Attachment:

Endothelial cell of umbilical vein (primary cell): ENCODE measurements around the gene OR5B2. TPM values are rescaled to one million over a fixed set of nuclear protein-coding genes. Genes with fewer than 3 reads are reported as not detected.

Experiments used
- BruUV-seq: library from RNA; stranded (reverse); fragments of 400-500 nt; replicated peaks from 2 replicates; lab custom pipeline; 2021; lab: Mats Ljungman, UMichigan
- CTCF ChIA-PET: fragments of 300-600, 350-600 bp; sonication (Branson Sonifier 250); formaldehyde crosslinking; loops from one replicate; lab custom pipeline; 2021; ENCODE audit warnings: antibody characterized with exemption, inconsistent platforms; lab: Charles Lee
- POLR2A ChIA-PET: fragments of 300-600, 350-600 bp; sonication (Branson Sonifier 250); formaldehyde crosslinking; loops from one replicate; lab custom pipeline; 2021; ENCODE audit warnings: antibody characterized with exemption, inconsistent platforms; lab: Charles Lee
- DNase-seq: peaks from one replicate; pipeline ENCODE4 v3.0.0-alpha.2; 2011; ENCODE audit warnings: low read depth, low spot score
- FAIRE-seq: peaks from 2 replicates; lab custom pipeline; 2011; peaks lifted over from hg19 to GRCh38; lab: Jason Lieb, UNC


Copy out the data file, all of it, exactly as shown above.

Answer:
Endothelial cell of umbilical vein (primary cell): ENCODE measurements around the gene OR5B2. TPM values are rescaled to one million over a fixed set of nuclear protein-coding genes. Genes with fewer than 3 reads are reported as not detected.

Experiments used
- BruUV-seq: library from RNA; stranded (reverse); fragments of 400-500 nt; replicated peaks from 2 replicates; lab custom pipeline; 2021; lab: Mats Ljungman, UMichigan
- CTCF ChIA-PET: fragments of 300-600, 350-600 bp; sonication (Branson Sonifier 250); formaldehyde crosslinking; loops from one replicate; lab custom pipeline; 2021; ENCODE audit warnings: antibody characterized with exemption, inconsistent platforms; lab: Charles Lee
- POLR2A ChIA-PET: fragments of 300-600, 350-600 bp; sonication (Branson Sonifier 250); formaldehyde crosslinking; loops from one replicate; lab custom pipeline; 2021; ENCODE audit warnings: antibody characterized with exemption, inconsistent platforms; lab: Charles Lee
- DNase-seq: peaks from one replicate; pipeline ENCODE4 v3.0.0-alpha.2; 2011; ENCODE audit warnings: low read depth, low spot score
- FAIRE-seq: peaks from 2 replicates; lab custom pipeline; 2011; peaks lifted over from hg19 to GRCh38; lab: Jason Lieb, UNC